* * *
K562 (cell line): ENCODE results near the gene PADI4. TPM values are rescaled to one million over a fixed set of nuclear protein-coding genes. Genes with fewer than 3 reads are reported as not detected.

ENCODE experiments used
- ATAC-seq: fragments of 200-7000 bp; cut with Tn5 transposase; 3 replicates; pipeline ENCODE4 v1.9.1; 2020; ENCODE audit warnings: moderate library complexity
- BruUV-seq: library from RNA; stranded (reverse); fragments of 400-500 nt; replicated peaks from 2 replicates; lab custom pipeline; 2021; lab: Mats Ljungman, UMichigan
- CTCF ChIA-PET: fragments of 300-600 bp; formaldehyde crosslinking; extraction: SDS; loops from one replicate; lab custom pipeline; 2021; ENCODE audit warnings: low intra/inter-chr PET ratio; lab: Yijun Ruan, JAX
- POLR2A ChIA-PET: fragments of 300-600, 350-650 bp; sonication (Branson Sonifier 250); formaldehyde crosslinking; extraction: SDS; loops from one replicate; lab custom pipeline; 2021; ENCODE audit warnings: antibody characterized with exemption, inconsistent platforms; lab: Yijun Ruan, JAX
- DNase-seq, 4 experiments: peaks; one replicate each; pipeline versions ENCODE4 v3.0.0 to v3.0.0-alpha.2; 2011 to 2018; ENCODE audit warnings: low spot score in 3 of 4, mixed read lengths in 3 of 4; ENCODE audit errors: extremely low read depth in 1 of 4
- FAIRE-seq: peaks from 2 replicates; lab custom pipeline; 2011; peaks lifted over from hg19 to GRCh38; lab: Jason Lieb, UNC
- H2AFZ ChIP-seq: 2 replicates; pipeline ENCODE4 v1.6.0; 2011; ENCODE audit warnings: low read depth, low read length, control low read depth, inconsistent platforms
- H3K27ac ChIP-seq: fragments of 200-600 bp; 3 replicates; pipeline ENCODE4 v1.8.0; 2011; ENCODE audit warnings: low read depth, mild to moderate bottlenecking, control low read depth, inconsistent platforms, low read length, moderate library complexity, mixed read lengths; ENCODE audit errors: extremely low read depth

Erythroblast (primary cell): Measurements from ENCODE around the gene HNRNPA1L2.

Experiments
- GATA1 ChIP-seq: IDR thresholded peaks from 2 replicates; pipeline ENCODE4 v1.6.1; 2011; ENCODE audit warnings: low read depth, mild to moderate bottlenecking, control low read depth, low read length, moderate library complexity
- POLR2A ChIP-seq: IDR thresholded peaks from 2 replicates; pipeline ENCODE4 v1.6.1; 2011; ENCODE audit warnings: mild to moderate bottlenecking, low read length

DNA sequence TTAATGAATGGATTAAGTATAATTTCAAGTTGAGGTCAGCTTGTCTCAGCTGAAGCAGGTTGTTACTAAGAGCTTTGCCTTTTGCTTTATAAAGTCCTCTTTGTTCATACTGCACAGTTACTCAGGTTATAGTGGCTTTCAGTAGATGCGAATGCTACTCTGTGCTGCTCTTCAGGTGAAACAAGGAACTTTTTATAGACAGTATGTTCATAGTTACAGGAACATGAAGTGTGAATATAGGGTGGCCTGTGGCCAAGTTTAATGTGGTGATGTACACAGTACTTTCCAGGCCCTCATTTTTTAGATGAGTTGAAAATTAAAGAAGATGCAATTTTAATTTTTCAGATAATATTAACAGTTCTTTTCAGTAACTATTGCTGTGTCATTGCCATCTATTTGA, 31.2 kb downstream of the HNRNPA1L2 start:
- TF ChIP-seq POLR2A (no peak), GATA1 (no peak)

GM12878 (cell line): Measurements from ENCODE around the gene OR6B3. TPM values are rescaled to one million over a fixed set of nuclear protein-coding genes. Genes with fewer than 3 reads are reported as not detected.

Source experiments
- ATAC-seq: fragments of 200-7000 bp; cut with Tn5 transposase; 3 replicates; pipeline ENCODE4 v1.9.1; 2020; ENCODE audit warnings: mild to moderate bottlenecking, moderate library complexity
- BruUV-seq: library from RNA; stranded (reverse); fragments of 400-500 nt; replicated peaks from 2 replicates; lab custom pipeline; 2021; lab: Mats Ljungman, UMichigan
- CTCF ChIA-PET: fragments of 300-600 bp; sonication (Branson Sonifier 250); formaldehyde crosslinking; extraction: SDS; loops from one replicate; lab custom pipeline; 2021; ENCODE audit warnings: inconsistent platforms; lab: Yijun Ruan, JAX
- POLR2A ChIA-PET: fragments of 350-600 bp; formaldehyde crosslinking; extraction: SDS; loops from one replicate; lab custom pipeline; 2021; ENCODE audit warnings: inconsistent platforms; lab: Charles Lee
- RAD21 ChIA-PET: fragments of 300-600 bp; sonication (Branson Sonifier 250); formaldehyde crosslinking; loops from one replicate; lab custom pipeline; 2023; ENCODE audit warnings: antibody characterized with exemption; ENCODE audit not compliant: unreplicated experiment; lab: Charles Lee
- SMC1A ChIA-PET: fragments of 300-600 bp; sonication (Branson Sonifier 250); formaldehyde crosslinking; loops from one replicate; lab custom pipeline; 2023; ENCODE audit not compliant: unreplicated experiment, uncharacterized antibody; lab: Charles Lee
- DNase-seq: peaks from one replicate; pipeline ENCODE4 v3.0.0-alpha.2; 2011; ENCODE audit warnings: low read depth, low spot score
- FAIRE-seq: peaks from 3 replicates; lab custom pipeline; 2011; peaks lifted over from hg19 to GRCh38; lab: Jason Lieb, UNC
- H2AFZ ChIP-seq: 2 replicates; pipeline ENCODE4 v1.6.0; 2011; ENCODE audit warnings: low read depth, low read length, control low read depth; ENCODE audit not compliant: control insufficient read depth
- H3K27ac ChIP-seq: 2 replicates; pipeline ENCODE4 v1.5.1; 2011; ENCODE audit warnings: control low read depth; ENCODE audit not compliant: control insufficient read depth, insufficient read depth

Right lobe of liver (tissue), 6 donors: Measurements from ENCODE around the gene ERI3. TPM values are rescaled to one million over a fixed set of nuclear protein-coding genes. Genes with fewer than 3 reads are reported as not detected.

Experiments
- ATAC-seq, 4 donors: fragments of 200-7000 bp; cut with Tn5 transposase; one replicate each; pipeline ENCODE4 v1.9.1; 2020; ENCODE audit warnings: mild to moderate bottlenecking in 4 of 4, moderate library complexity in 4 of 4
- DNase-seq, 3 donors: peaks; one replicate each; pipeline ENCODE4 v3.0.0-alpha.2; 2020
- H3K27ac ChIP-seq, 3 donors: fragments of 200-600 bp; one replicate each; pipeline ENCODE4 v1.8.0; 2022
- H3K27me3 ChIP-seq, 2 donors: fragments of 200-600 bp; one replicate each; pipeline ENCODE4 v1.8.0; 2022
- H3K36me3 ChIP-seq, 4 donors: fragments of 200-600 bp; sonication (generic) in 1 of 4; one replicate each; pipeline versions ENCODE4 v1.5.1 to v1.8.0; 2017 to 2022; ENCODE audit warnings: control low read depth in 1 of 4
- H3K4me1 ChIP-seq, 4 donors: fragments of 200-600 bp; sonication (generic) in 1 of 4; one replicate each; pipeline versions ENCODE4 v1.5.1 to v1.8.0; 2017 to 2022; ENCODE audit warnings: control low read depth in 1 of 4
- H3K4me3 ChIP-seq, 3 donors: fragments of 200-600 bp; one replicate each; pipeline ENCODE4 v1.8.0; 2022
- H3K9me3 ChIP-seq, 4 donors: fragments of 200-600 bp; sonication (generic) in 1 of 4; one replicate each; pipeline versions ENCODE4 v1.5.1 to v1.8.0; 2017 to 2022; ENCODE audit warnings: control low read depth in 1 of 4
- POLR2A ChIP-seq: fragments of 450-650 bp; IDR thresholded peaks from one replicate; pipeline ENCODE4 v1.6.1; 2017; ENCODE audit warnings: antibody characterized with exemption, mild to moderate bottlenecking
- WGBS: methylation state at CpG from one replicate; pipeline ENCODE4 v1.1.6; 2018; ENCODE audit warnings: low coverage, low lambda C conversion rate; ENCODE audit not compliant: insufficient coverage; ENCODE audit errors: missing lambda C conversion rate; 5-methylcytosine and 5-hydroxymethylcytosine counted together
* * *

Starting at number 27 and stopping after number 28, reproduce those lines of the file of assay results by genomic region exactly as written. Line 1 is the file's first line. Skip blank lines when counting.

- H2AFZ ChIP-seq: 2 replicates; pipeline ENCODE4 v1.6.0; 2011; ENCODE audit warnings: low read depth, low read length, control low read depth; ENCODE audit not compliant: control insufficient read depth
- H3K27ac ChIP-seq: 2 replicates; pipeline ENCODE4 v1.5.1; 2011; ENCODE audit warnings: control low read depth; ENCODE audit not compliant: control insufficient read depth, insufficient read depth